As an iPhone talk device, the Image One performed very well. Like all headphones that isolate you from the true volume of your own voice, you’ll want to hold your speaking volume down so as not to share your conversation with uninterested neighbors. The voice quality through the Image One’s microphone was surprisingly clear and didn’t require any sort of re-positioning toward the mouth for adequate volume. We didn’t experience any echo, but there were some “clothes scratching” effects that came across the line as we moved around, causing the microphone to brush against our shirt.
The Image One are real attention grabbers when it comes to sound quality. We would say that the sound was right in our face, were it not for the fact that is was coming from the sides of our head. It’s the sort of dazzling effect that could potentially sound great at first, but become tiring in the long term. We maintained an open mind, however, as we settled in to do some serious listening.
The Image One pack some prodigious, punchy bass. Tonally, the bass was fared above average, though we noted a bit of unnecessary rumble toward the bottom end of electric bass sounds. The punch factor of these cans and their tendency to artificially fatten up the lower midrange stood out most as we dug deep into the Image One’s capabilities. No matter what we listened to, it seemed like the bass was just a little rounder and beefier than we needed it to be. That said, we tend to judge headphones based on a preference for sonic neutrality, and we know that there are some folks that are going to go hog-wild for the pop and punch these headphones are capable of cranking out.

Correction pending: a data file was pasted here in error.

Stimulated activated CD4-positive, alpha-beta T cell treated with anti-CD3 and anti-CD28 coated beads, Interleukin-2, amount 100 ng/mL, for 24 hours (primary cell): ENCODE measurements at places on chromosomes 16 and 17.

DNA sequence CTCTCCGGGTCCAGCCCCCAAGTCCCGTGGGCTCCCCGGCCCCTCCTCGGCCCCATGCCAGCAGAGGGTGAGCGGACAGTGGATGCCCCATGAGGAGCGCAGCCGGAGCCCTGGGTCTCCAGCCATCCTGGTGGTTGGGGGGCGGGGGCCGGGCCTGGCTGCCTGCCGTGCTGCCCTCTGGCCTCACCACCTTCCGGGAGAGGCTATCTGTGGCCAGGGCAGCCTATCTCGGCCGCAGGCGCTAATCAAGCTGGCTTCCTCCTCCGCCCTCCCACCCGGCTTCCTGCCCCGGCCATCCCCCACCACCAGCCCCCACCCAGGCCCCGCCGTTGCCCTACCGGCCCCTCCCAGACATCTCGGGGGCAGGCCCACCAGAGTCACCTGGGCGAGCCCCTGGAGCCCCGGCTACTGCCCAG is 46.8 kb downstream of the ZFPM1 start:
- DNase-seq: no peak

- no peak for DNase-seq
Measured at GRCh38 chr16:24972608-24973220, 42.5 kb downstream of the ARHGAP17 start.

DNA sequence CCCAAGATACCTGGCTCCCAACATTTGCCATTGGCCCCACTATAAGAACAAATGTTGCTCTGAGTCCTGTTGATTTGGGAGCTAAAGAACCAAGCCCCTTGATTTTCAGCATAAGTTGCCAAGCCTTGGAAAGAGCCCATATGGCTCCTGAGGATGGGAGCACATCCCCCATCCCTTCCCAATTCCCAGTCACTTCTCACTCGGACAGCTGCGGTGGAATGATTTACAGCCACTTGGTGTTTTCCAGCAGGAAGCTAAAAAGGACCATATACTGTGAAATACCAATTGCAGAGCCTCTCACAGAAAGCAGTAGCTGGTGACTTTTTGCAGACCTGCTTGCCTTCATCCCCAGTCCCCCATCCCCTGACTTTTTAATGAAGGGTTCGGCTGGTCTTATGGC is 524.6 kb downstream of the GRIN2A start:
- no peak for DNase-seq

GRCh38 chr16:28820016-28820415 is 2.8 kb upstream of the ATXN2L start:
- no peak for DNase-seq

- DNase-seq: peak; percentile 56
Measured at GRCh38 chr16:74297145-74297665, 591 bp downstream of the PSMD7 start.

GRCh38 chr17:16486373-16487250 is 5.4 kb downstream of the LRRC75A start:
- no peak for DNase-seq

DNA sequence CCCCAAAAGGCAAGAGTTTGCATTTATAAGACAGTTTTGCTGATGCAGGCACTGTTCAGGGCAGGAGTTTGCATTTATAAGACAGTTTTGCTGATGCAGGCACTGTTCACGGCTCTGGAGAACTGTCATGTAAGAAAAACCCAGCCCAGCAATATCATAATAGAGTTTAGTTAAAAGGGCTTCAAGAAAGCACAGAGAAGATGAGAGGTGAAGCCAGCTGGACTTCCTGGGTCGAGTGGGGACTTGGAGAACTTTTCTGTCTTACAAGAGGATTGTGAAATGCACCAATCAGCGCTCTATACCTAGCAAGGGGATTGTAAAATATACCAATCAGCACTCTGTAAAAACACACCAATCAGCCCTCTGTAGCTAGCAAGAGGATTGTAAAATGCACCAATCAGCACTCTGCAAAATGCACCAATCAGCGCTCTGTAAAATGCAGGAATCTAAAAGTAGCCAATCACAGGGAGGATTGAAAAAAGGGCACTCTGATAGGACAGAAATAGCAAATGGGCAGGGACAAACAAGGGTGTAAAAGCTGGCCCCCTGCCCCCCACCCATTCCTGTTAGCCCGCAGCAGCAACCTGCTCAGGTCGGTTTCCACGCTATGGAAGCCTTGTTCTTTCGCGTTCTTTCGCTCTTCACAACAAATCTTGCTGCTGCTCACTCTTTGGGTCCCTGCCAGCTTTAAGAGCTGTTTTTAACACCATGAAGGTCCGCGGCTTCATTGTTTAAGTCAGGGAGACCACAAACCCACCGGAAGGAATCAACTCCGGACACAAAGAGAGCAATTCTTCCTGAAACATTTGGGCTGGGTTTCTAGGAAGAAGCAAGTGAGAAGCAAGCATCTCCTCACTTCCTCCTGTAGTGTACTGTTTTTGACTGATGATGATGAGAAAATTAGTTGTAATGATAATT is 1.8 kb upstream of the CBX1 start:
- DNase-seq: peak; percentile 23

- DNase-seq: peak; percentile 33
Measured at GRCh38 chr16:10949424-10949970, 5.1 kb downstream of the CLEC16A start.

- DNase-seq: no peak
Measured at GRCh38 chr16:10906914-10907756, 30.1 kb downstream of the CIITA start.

The Image One’s midrange characteristics were their weakest point. Vocals came across as “clear” and “clean,” but they lacked the body and richness we hoped for, especially considering their bass performance. We missed some of the inner detail in Norah Jones’ voice on her album Come Away With Me and felt that some male vocals came across with a slightly recessed and faintly nasal quality. Even with these criticisms, we’d say the midrange response was on par, if not slightly better than many offerings in this price range.